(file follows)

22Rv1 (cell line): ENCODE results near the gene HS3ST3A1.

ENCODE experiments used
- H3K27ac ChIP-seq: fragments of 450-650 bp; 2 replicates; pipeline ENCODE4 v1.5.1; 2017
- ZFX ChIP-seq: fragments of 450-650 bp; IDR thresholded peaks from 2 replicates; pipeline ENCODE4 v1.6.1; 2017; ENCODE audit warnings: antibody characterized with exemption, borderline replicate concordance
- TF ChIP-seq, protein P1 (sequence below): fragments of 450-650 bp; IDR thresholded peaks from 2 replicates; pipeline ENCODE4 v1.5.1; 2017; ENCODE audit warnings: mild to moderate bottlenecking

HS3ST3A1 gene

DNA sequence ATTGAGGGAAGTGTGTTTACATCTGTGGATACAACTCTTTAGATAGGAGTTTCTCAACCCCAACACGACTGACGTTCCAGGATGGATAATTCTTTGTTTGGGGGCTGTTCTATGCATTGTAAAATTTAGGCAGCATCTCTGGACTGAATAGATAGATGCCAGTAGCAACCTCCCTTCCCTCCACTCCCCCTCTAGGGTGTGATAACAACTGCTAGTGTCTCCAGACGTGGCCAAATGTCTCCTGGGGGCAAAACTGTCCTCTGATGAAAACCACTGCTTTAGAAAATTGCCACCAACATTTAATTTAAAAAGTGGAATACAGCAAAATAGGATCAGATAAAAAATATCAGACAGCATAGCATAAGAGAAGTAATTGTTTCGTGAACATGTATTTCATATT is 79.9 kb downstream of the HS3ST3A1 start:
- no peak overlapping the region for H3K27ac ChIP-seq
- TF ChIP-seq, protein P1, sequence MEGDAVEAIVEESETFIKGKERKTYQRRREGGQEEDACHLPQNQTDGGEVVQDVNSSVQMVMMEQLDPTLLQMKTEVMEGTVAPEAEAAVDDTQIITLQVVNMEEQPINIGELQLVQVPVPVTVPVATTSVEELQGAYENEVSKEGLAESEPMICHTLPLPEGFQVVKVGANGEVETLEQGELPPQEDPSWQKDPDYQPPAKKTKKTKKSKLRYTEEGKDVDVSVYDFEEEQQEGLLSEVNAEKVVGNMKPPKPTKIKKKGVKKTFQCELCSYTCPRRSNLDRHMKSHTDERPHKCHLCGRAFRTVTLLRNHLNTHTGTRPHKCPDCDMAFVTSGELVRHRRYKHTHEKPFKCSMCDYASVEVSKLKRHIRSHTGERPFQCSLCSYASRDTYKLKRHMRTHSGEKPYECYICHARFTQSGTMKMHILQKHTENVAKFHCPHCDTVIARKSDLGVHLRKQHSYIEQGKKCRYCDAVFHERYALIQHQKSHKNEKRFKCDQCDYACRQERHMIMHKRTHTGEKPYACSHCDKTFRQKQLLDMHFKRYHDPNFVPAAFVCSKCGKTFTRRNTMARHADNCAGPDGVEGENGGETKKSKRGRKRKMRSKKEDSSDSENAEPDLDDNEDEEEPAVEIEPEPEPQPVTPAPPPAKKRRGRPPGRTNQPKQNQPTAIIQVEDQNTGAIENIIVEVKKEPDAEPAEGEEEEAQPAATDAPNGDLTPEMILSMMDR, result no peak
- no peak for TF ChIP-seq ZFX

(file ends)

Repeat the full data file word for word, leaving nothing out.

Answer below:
22Rv1 (cell line): ENCODE results near the gene HS3ST3A1.

ENCODE experiments used
- H3K27ac ChIP-seq: fragments of 450-650 bp; 2 replicates; pipeline ENCODE4 v1.5.1; 2017
- ZFX ChIP-seq: fragments of 450-650 bp; IDR thresholded peaks from 2 replicates; pipeline ENCODE4 v1.6.1; 2017; ENCODE audit warnings: antibody characterized with exemption, borderline replicate concordance
- TF ChIP-seq, protein P1 (sequence below): fragments of 450-650 bp; IDR thresholded peaks from 2 replicates; pipeline ENCODE4 v1.5.1; 2017; ENCODE audit warnings: mild to moderate bottlenecking

HS3ST3A1 gene

DNA sequence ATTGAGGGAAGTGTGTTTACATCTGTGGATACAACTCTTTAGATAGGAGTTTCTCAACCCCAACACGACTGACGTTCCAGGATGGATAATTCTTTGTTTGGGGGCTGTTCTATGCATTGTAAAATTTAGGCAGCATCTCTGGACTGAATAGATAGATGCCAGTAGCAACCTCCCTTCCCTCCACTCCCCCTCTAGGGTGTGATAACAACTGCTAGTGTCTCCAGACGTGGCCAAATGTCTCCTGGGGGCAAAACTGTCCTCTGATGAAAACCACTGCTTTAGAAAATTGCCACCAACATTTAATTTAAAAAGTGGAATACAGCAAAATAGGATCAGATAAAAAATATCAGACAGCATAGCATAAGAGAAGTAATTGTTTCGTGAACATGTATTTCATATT is 79.9 kb downstream of the HS3ST3A1 start:
- no peak overlapping the region for H3K27ac ChIP-seq
- TF ChIP-seq, protein P1, sequence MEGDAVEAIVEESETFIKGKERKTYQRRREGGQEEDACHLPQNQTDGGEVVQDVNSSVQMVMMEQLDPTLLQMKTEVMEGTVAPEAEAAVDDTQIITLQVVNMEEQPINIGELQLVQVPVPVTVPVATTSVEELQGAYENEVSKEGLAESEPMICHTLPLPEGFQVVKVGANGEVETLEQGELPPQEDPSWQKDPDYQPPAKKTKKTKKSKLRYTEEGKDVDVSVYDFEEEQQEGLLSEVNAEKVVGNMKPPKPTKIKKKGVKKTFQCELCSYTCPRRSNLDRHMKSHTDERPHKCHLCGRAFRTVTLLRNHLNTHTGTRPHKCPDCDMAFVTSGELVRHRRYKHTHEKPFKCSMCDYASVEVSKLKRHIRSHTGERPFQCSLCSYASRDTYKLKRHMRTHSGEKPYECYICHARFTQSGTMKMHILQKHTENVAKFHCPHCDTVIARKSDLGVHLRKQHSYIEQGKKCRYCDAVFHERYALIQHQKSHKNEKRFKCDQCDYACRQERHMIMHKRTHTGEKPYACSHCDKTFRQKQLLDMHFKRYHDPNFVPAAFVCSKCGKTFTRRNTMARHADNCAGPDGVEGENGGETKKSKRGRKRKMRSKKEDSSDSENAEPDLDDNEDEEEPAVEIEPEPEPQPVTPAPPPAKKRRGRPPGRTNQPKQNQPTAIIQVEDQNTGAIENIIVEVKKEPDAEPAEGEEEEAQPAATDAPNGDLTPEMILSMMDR, result no peak
- no peak for TF ChIP-seq ZFX